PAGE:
PhotoWhen you go into the hospital, you trust the medical staff will do everything in its power to make sure you leave alive.

But Johns Hopkins researchers calculate that more than 250,000 people in the U.S. die each year because of medical errors. The researchers say it is difficult to know for sure, however, because the Centers for Disease Control and Prevention (CDC) does not have a category for “medical errors” on death certificates.

If the researchers are correct, mistakes made by health care professionals would be among the most common causes of death. The CDC's third leading cause of death, respiratory disease, kills a far fewer 150,000 per year.

The problem, says Dr. Martin Makary, professor of surgery at the Johns Hopkins University School of Medicine, is medical mistakes have never been recognized in a standardized way of collecting statistics.

“The medical coding system was designed to maximize billing for physician services, not to collect national health statistics, as it is currently being used,” Makary said.

How do they know?

But if that's true, how can the Hopkins researchers claim that medical mistakes kill a quarter million people each year?

The researchers say they looked closely at four different studies of the medical death rate from 2000 to 2008. Using hospital admission rates, they concluded that 251,454 deaths were caused by a medical error, translating into 9.5% of all U.S. deaths.

That would make medical mistakes the third leading cause of death in the U.S., behind heart disease and cancer.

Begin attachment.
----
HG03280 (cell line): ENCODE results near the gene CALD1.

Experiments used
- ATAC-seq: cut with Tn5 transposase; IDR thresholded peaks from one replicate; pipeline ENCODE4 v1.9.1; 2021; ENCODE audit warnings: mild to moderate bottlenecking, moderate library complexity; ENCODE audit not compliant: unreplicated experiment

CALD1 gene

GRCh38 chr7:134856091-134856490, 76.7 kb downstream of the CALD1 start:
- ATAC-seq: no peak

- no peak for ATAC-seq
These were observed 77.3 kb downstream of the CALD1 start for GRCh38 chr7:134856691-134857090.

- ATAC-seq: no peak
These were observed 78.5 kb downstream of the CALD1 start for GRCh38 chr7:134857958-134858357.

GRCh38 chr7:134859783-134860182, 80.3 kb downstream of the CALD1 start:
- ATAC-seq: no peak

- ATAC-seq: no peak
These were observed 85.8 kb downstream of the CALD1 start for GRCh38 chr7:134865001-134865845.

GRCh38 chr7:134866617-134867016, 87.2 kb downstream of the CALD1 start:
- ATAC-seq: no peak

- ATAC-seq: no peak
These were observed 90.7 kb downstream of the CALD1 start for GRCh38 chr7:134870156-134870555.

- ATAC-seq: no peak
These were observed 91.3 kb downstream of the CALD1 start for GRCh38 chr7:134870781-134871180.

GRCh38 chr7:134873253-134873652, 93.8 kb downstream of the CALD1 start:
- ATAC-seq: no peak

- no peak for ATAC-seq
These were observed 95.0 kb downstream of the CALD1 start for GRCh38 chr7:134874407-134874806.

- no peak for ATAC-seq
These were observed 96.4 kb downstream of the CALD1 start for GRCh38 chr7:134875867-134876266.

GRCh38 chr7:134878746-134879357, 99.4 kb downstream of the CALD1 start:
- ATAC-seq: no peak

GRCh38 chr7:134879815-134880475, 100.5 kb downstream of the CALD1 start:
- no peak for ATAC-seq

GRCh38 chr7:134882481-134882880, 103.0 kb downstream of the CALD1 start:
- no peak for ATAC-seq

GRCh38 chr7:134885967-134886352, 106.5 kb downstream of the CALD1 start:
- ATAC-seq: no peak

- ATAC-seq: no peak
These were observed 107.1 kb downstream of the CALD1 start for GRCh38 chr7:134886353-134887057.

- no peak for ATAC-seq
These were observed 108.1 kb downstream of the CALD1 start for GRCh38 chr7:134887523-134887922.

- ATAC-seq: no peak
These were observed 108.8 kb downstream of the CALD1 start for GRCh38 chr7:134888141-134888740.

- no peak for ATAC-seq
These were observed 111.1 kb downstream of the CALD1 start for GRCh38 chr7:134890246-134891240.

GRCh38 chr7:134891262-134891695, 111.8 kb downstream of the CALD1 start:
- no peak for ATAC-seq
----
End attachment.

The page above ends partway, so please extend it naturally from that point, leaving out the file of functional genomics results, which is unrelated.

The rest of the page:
Previous warnings

The Johns Hopkins researchers are not exactly the first to suggest medical mistakes are a significant health and safety issue. ConsumerAffairs, in fact, has a Hospital Errors and Patient Safety category for articles we've written on the topic over the years.

A study as far back as 2004 projected at least 200,000 annual deaths from medical errors. In 1999, when in-hospital deaths were estimated to be half that, the Institute of Medicine called medical error deaths a national epidemic.

Makary says there is a very practical reason to begin acknowledging, and counting, deaths related to medical errors. Cause of deaths statistics, he says, set public health priorities.

“Right now, cancer and heart disease get a ton of attention, but since medical errors don’t appear on the list, the problem doesn’t get the funding and attention it deserves,” Makary said.

The researchers say most deaths caused by medical errors are not due to the quality or skill of medical personnel. Rather, they suggest poorly designed and inefficient health care systems are a threat to patient health and safety.

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